Treating Peripheral Arterial Disease After Revascularization - Episode 5
Manesh Patel, MD, and Marc Bonaca, MD, MPH, review the data from the CAPRIE and DAPT trials that studied therapeutic options for PAD.
Manesh Patel, MD: We’ve had this conversation about the burden and the risk of our patients. Maybe we think a little about the therapeutic options, and we’re going to talk about that shortly. I’ll start by saying that we have a conversation about how things that work for coronary artery disease must work for peripheral artery disease [PAD]. The first trial in the antiplatelet and antithrombotic space to tackle this is 20 years old. The CAPRIE trial still gets mentioned because it was a broad population, around 19,000 patients, who had vascular disease, which is broadly defined as patients who might have coronary disease, cerebrovascular disease, and peripheral artery disease. It randomized patients to aspirin vs clopidogrel, which at that time what was a new therapy. In fact, the CAPRIE trial demonstrated for cardiovascular events that there was a reduction with clopidogrel monotherapy compared with aspirin monotherapy. At that time, to put it in perspective, the event rates over several years were 5.5 vs 5.8 or so. The absolute risk reduction wasn’t that large. The relative risk reduction was about 8%, but it was statistically significant and meaningful. I don’t think it was adopted as monotherapy just because of clopidogrel and the relative difference in efficacy in clinicians’ minds.
Before I go beyond the monotherapy conversation, because we’re going to think about other antiplatelet therapies and other antithrombotic therapies, I want to get your take on CAPRIE and see if it’s changed the way you think about things. Sonia, I’ll start with you. I think it’s a well-done study, and it did move the field forward, right?
Sonia Anand, MD, PhD: Yeah. It was done out of McMaster [University in Hamilton, Ontario], so of course I’m proud of it—I was a resident at the time it came out. I agree with you. We all believe the slight benefit of clopidogrel over aspirin, but then we always have to put it into context: the real gains for our patients. That’s a calculation we make with respect to their baseline risk, that 8.7% relative-risk reduction will translate into a tangible absolute-risk reduction for our patients. We do that. It was important to highlight PAD, Manesh, because the CAPRIE investigators tried to enroll prior MI [myocardial infarction], prior stroke, prior or existing PAD.
It helped put PAD on the map. The relative-risk reduction was greater in the PAD population, so the high-risk nature came from CAPRIE. Also, it was the first trial looking at a more potent antiplatelet compared with aspirin, and that set up a number of large trials that have also asked a similar question. There’s certainly a role. We’ve learned a lot from CAPRIE. We still see patients with their guideline 1A evidence level on clopidogrel, a single antiplatelet agent, which is completely appropriate. That started a series of trials, and we pick and choose from that antithrombotic toolbox which single, combination, or dual-pathway therapy [DAPT] might we choose. Many of our decisions were set by the CAPRIE trial.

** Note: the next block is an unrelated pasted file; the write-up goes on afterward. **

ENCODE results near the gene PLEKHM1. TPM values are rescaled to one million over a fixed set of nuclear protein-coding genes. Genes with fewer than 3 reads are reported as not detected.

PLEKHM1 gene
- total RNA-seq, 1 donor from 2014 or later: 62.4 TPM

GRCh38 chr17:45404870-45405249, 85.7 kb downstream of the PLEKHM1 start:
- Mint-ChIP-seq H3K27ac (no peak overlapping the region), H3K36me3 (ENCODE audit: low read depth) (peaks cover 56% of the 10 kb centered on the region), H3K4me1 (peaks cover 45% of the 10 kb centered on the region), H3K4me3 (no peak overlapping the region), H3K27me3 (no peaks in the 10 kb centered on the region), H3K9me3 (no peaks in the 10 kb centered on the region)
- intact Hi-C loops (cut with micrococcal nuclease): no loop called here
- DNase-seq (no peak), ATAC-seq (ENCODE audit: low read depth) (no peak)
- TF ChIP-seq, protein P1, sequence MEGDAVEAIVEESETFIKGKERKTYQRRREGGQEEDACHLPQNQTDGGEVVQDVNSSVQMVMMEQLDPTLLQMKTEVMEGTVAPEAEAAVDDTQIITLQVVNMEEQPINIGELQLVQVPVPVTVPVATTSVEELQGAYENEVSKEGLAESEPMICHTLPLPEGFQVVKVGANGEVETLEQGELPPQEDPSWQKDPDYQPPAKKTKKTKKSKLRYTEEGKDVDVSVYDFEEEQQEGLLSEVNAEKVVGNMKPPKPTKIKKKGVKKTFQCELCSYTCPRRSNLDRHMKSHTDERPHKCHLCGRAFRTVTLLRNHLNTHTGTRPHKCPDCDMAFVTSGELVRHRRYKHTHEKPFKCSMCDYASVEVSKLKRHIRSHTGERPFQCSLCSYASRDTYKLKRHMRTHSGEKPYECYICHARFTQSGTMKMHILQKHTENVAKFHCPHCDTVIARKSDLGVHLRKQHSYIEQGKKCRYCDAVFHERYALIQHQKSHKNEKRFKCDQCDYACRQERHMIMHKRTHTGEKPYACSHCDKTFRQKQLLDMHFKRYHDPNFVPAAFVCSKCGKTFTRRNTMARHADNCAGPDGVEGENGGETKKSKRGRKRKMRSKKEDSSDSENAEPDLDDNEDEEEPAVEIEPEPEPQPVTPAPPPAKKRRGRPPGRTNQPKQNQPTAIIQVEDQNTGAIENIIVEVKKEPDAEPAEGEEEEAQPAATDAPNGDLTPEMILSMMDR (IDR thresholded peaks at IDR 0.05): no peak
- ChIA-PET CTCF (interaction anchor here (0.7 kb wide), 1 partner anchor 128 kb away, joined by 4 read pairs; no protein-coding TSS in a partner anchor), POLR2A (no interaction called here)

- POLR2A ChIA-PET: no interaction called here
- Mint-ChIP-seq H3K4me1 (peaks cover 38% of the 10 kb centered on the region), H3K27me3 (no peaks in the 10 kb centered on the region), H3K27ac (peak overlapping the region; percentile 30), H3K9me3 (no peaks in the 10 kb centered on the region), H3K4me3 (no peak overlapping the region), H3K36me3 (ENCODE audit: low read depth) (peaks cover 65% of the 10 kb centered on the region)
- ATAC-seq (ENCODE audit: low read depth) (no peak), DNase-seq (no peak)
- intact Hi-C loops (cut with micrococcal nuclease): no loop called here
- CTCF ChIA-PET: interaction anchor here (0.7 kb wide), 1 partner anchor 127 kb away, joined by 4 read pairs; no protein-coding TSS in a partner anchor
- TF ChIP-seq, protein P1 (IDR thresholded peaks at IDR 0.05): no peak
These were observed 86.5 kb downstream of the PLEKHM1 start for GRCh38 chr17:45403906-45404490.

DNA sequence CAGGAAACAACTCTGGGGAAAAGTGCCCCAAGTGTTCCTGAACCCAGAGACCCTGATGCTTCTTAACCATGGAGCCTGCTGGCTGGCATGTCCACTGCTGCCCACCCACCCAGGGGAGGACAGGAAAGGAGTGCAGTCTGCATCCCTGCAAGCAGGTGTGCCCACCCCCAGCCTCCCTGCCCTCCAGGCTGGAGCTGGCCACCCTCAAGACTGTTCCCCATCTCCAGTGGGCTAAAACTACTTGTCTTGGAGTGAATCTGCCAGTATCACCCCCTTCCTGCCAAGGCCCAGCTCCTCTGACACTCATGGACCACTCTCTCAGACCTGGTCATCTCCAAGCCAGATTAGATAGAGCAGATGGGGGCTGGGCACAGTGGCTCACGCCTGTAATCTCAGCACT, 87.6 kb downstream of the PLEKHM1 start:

Manesh Patel, MD: Great summary. Marc, you can tell us where we went from CAPRIE, and thinking about at least dual-antiplatelet therapy and other antiplatelet therapy potentially. Then we’ll go to dual pathway back with Sonia, and you can think about how we evolved from there.
Marc P. Bonaca, MD, MPH: Thanks, Manesh. CAPRIE was a landmark trial because in many ways, for at least antithrombotic therapies, it wanted to show this broad atherosclerotic population, with prior MI, stroke, and PAD. That was recapitulated in a series of trials later, including the CHARISMA trial, which we’ll talk about. It was a different time. Most patients were getting statins and other things. There are a couple of other things from CAPRIE. One is P2Y12 monotherapy is a hot topic now in coronary disease that followed us from CAPRIE; that’s probably a good option. Is it much better in PAD vs MI [myocardial infarction] after trials like TWILIGHT and others? I’m not sure whether that heterogeneity is as broad the trial showed, but it definitely put it on the map.
One limitation is that there wasn’t a limb vascular benefit, right? We do have to remind ourselves why we’re prescribing, and it was focused on MACE [major adverse cardiovascular event] reduction. Nonetheless, that data put PAD on the map and did a lot of activity. That set up the CHARISMA trial, which looked at the combination of aspirin and clopidogrel vs aspirin alone. It was like CAPRIE, but it went a bit beyond that because it included patients with risk factors alone, without atherosclerosis. Although there was a 7% or 8% relative-risk reduction, it wasn’t statistically significant in CHARISMA. Some of the post hoc subgroups showed that in patients with prior MI, there may have been a benefit to prolonged DAPT, unclear in PAD. That notion of DAPT didn’t hold for PAD, at least in the guidelines. It’s not the same level of evidence as antiplatelet monotherapy.
Then there were other trials looking at DAPT that were looking at PAD subgroups. There were trials like PEGASUS, where it was a post-MI subgroup. If you had comorbid PAD, lo and behold you had a benefit. But that’s different from the PAD alone population. There’s been a lot of push toward potent antiplatelet therapies, but as you know—and maybe you want to comment on EUCLID because you led it—it’s not so straightforward in the PAD-alone patients vs those who were post-MI or CAD plus PAD.
This transcript has been edited for clarity.